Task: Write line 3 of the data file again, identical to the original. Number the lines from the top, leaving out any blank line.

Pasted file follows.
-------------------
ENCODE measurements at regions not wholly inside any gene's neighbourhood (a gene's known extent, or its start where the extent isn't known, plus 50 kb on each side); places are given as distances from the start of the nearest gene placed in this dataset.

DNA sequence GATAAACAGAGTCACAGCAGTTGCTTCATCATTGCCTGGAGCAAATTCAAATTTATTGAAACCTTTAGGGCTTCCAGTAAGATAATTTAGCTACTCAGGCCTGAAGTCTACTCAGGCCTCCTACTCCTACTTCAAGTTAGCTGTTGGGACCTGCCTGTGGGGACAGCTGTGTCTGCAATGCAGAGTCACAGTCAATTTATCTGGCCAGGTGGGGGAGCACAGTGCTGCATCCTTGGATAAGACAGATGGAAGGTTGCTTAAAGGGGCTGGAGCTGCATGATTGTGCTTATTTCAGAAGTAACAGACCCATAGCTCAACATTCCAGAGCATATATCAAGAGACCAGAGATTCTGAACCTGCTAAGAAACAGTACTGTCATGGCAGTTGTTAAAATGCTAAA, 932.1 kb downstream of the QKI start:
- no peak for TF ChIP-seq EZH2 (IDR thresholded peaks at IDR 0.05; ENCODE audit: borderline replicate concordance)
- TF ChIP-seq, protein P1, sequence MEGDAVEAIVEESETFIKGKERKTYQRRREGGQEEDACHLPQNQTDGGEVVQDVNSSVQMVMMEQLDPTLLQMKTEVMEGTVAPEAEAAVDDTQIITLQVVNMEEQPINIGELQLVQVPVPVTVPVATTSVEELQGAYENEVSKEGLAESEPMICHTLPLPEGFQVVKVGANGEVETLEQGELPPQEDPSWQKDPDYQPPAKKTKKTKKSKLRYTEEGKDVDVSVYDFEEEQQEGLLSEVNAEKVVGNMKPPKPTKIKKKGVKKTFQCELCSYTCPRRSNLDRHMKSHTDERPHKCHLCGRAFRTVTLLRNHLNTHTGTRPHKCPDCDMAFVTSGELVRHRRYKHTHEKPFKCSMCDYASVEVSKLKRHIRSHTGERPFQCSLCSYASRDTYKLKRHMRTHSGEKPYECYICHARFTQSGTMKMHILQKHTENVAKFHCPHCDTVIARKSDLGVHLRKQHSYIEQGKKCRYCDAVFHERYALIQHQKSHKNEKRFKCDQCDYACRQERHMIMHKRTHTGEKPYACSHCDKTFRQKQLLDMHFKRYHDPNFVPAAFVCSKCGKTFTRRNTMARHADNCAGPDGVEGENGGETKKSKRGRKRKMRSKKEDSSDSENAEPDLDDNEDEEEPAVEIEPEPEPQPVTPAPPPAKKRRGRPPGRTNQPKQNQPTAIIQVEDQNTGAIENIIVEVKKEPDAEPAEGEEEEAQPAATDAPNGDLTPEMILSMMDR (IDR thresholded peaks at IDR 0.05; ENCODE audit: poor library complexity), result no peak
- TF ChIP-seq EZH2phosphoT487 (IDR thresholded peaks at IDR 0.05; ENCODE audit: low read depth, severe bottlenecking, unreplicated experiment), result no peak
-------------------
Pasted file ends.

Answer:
- no peak for TF ChIP-seq EZH2 (IDR thresholded peaks at IDR 0.05; ENCODE audit: borderline replicate concordance)